Thursday, August 20, 2009

A highly depressing thought

Last night I went through a brief but intense bout of depression. Almost jump off a bridge material. Not really, I would never. But in that vein.

I thought of how bad our relationships with our parents have become. I imagined a worst-case future where the naysayers were proven correct, you know the ones who say you'll be the same when you're that age.

I can tell you I would rather lose the use of all my limbs than end up in a relationship with my kids like the ones our parents have with us. Perhaps the strongest incentive I have for plugging away at the latter, trying to find a way through various impasses, is to flout the fates and build up some familial karma so that we in turn can build on that and have something better.

If you, dear reader, had a lousy relationship with your folks, but have managed to build something better with your kids, feel free to share.

10 comments:

brom said...

cheer up bucko. Just read your blog. You're one awesome dad.

Armagnac Daddy said...

Thanks Brom, I'm sure you're doing very well yourself, being one of the most calm and level people I've ever met.

Get a blog going on that site of yours so we can swap RSS feeds!

Penthe said...

You could always read Philip Larkin and listen to the Chills to really depress yourself about it. But I reckon you'll break with tradition. Because you want to, mostly.

Armagnac Daddy said...

I believe Larkin wrote a poem called They Fuck You Up which is quoted in the book of the same name that I've read parts of.

Marshall-Stacks said...

A 'friend' of 40 years gave me 'How to survive toxic parents',
and history has repeated itself.
I had very good reasons for loathing my own mother, but my daughter had an entirely different upbringing and we loathe each other, so there.

Read HIAASEN instead of Houllebecq
and that will cheer you up.
Handy Hint: never phone BleyondBu when depressed, and
Never phone the cops when there's a crime.
that is all.
peace and love and understanding

The Accidental Housewife said...

I worry about this too. My mother drives me batshit crazy. I tremble to think that our relationship will be repeated with my daughter, and I would love to know that it's not inevitable.

Dale said...

I'll come at this from a different angle. I'm 45 and have two kids, 23 and 21 years old. My relationship with them is nothing like that with my parents. It's heaps better and closer. I'm still their Dad, but we're very much friends. Maybe I'm just a big kid and never grew up, and that's why things work for us. But it seems to me that the current generation of parents are different to the previous.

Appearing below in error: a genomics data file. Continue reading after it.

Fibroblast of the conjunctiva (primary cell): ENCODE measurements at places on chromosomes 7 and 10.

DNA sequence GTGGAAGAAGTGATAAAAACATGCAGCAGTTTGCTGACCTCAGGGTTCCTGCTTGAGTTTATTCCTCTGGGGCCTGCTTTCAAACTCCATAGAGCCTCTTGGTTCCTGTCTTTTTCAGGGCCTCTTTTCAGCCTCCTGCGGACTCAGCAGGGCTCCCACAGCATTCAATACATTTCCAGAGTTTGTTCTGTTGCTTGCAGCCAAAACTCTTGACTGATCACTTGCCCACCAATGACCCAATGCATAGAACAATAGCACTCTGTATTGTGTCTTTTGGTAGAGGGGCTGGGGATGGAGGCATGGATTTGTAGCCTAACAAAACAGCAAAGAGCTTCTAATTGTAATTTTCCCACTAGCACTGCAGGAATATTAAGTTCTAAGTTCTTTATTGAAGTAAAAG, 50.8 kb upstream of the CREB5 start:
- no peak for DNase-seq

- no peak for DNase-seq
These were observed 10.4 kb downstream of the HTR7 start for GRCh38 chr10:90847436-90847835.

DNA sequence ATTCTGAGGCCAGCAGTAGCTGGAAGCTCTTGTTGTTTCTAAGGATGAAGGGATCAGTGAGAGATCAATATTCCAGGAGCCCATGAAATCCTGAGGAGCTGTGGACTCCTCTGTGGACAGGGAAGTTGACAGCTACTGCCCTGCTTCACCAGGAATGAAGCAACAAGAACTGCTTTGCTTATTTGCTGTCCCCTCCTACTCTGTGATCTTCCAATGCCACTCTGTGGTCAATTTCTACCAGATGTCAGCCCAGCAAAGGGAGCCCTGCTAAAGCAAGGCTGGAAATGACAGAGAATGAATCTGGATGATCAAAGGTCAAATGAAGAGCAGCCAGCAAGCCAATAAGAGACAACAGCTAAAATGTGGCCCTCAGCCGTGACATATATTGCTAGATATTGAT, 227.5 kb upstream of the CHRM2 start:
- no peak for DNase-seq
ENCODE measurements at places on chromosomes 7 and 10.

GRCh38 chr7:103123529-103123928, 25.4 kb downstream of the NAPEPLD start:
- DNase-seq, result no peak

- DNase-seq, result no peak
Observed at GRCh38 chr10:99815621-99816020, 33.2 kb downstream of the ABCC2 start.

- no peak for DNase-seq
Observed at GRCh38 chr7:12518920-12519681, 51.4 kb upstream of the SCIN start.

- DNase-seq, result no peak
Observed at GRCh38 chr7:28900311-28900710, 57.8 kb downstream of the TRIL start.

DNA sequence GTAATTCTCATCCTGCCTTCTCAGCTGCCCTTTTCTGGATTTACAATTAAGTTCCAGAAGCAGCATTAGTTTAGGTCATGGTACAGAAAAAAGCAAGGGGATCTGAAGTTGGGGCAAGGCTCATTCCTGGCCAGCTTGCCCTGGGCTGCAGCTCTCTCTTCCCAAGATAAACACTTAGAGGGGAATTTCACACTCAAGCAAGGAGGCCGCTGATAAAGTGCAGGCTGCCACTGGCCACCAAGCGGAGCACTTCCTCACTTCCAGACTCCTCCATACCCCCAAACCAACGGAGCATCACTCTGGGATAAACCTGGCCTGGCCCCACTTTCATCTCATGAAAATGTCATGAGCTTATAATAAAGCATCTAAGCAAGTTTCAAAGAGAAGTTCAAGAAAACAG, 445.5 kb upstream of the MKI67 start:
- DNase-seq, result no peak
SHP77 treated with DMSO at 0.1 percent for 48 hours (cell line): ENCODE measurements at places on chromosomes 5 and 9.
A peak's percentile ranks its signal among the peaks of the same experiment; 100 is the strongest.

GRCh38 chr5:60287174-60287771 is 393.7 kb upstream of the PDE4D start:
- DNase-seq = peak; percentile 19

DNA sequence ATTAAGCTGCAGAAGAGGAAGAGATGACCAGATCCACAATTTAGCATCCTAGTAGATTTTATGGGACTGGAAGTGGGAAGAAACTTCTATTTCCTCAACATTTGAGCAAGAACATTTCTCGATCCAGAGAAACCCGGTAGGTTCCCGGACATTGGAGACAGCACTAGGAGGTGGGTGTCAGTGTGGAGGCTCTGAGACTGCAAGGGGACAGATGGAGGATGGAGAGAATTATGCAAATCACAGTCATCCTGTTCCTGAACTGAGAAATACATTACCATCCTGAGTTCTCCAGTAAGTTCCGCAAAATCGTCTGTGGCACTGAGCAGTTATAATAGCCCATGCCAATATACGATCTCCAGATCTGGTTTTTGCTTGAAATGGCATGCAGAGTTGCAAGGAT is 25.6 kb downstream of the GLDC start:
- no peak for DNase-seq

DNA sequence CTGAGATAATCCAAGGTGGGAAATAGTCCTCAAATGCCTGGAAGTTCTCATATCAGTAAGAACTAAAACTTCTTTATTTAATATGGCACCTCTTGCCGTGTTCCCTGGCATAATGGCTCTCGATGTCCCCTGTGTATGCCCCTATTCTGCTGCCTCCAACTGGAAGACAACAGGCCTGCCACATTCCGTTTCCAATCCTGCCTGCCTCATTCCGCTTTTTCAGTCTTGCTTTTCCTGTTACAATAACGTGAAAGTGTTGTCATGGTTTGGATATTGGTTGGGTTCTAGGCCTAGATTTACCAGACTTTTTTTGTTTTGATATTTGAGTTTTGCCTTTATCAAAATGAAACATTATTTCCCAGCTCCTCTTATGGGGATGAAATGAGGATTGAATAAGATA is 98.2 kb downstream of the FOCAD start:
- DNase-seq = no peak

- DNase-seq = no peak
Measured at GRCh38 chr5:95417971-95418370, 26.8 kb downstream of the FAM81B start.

The current parents are more engaged with the world, their kids, life in general. My experience of my parents was that they removed themselves from large parts of life and the world, and lost touch with their kids as part of this process. The 'generation gap'. That older generation is still struggling with their removal from the world. They struggle with change - new gadgets and technology especially - and cling to the old.

Maybe I'm just generalising people and things too much.

I'd say to you: you're a great Dad and very much engaged with the world. You're relationship with the littlies will grow and change as they do and the world you share with them.

nailpolishblues said...

I think you'll be fine. Don't let your fears get in the way though. My mother worries far too much (thanks to her fucked up mother) and I find that quite a drain on our relationship.

Elisabeth said...

You may have gear Bernard Schlink on the Book Show yesterday. He talks about a culture of guilt about the past, all post world war two stuff.

The thing that struck me and made me feel a little more forgiving of the previous generation, which of course for me includes my parents, I'm in my mid mid fifties, is the degree to which after a war 'all energy goes to the future'.
I can understand this. the generation pre-baby boomers, at least here in the West, lived though war and came out wanting to put it all behind them.
This is dangerous stuff.
You, here in this blog reflect, albeit ever so slightly, on the past, namely your experience of your parents, you reflect on it and things can be different with your kids as a consequence.
Of course it's never as simple as that. we're all dogged by unconscious forces, so history can repeat itself, but knowing about this and reflecting on the past is one way of safeguarding against repeating that past in the future. As someone said once somewhere, 'we ignore our past at our peril'. Sorry to be a bit off track, but I relish your thoughts and your honesty.

Elisabeth said...

I've just seen an appalling typo in my posting. I sent it off too hastily. I meant to write, you may have 'heard'... I hope it's self evident.